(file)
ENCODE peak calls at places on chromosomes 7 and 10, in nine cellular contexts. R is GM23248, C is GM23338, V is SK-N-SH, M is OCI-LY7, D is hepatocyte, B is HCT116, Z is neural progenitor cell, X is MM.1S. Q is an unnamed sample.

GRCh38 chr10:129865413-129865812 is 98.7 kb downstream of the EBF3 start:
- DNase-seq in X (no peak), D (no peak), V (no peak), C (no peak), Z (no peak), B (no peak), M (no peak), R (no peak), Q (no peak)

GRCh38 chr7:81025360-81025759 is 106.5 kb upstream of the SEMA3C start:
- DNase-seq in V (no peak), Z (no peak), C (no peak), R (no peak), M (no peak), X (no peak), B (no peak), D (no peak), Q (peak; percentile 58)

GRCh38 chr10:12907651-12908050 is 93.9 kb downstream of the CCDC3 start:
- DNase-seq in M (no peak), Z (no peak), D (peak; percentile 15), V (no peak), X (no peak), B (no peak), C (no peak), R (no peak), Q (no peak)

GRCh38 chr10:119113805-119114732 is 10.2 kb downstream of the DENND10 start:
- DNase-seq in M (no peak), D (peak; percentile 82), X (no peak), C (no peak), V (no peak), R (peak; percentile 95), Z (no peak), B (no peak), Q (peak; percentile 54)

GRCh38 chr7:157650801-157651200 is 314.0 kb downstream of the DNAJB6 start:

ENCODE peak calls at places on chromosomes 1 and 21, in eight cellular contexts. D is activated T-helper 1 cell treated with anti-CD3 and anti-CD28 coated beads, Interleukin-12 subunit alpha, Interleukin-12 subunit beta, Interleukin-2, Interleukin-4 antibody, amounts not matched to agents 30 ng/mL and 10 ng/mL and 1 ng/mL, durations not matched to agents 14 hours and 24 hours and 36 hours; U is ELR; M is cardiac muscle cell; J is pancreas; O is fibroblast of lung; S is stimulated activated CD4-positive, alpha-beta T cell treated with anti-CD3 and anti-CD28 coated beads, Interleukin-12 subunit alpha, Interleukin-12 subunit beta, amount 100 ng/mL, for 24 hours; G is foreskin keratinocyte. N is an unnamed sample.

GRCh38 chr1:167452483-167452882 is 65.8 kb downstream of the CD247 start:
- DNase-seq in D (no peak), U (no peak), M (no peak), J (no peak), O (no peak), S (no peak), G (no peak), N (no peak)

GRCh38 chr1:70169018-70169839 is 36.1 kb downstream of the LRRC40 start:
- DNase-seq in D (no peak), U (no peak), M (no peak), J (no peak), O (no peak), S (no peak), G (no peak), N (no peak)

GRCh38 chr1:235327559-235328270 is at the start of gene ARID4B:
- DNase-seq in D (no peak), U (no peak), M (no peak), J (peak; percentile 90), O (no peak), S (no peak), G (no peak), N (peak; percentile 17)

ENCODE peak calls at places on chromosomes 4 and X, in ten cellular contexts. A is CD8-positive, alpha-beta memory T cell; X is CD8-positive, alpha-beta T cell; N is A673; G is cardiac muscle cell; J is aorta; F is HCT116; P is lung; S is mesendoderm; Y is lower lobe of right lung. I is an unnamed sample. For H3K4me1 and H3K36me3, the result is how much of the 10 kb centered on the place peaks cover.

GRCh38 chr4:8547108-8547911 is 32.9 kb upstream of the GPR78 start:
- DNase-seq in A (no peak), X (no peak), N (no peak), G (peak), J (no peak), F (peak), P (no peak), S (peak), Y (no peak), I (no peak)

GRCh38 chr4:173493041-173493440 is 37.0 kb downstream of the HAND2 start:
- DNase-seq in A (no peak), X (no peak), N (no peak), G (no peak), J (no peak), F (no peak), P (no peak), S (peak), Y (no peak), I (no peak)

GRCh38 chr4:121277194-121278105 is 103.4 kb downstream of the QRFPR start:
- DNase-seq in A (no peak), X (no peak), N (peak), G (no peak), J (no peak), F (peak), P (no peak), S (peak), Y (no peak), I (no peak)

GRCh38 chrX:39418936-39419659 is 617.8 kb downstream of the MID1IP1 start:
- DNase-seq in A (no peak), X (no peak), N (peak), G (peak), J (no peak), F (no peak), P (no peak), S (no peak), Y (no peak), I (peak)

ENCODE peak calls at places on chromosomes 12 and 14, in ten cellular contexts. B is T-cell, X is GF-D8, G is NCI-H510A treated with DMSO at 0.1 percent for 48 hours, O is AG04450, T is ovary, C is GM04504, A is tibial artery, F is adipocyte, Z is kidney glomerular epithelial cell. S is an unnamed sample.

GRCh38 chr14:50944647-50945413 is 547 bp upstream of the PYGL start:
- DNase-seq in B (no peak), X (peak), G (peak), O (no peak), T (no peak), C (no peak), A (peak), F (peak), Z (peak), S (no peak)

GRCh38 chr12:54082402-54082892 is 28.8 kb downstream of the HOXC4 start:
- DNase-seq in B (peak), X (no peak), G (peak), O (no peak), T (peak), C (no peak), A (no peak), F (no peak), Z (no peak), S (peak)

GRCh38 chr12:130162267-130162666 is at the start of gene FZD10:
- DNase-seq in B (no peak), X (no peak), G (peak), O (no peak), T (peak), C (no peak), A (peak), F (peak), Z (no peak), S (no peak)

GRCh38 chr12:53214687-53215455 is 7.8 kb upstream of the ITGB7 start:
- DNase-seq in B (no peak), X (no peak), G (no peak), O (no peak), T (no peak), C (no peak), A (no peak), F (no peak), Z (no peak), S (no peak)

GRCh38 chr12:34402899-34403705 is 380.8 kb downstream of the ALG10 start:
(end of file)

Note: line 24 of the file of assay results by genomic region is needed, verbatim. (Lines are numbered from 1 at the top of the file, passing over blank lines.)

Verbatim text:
- DNase-seq in A (no peak), X (no peak), N (peak), G (no peak), J (no peak), F (peak), P (no peak), S (peak), Y (no peak), I (no peak)